Each of these levels is a viable approach to an arts residency in and of itself. It is important, however, for the optimum benefit to be gained from each level for both teacher and artist to agree on which approach is desired and then work in concert to achieve mutually agreed upon objectives.
I: Artist as Demonstrator
Teacher as Observer
A Teaching Artist comes into a classroom and teaches a lesson or a series of lessons in a specific arts discipline (e.g., a particular dance form, how to play the recorder, the art of mime, the construction of dioramas, or how to make a quilt). The Classroom Teacher makes time in her schedule for the arts program and may or may not participate in the lesson. Assessment of the experience is based largely on the enjoyment of the students and the degree of their creative participation.
II: Artist as Lesson
Designer Teacher as Participant
Prior to the Teaching Artist's arrival, the Classroom Teacher has let it be known that she would prefer that the lesson be curriculum related (e.g., the American Revolution, the study of fractions, habitats of different animals, Greek Mythology, or the culture of Mexico). The Artist develops a lesson or lessons to conform to the curriculum topic (e.g., teaching the Virginia Reel, the study of time signatures and the number of beats given to different notes, dioramas of natural environments with figures of animals who live in those habitats, narrated pantomimes of Greek myths, or the making of a quilt using traditional Mexican color combinations and designs). The Teacher takes part in the lesson with her students. Assessment is based on how well students are able to make the connection between the arts lesson and the curriculum unit they are studying.
III: Artist as Teacher
Teacher as Support
The Classroom Teacher has given the Teaching Artist a specific, curriculum-related objective (e.g., the Boston Tea Party, the study of the relationship between fractions and percentages, animals of the American Northwest, the story of Hercules, the conquest of the Aztecs by CortÚs). The Artist creates a lesson or lessons through which his or her art form may help to teach the curriculum objective (e.g., the choreography and performance of a dance depicting the Boston Tea Party, the development of a rap song which equates one half with fifty percent, etc., the creation of Northwest Native American medicine shields depicting appropriate totem animals, the development of improvisational scenes dramatizing the twelve labors of Hercules, the creation of a felt banner replicating the Aztec calendar). The Teacher supports the Artist during the class (relating activities to previously learned information) and follows through with related assignments when the Artist is not there. Assessment is based on the improved comprehension by students of the unit learning objective.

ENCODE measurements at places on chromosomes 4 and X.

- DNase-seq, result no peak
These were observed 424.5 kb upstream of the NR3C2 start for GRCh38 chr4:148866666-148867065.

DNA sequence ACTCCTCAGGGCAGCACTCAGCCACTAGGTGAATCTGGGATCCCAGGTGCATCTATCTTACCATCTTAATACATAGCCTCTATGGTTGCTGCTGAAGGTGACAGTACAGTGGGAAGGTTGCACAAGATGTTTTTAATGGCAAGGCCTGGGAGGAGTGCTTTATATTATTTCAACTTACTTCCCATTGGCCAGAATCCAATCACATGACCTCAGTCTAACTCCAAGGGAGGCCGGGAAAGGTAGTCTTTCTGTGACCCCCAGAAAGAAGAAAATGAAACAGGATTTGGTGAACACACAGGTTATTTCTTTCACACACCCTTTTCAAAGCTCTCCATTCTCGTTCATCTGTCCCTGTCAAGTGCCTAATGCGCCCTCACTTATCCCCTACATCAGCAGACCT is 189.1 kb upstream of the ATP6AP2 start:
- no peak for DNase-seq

IV: Artist and Teacher as
The Classroom Teacher and the Teaching Artist meet prior to the Artist's residency. The Teacher determines the curriculum unit learning objective or objectives. She and the Artist together develop a set of Student Expectations for the unit. Each accepts the other as mentor; they plan the lessons as a team; and they team teach the classes. Students are aware of the mutual mentor relationship between Teacher and Artist and they actively participate in the learning experience. Arts strategies are chosen based on both the academic and the artistic progress of the students and on the combined background and experience of the Teacher and the Artist. Assessment is based on the accomplishment of the pre-determined Student Expectations.
V: Teacher Empowered as
Arts Activity Leader, Artist as Consultant
The Classroom Teacher has been empowered to continue the arts program on her own. The Artist has passed on the skills and tools necessary for the Teacher to now take the lead. If funding continues, the Artist can be retained as a Consultant to watch and mentor, or can develop a new level of program in the arts.
From TEACHING CURRICULUM THROUGH THE ARTS
Creative Educational Systems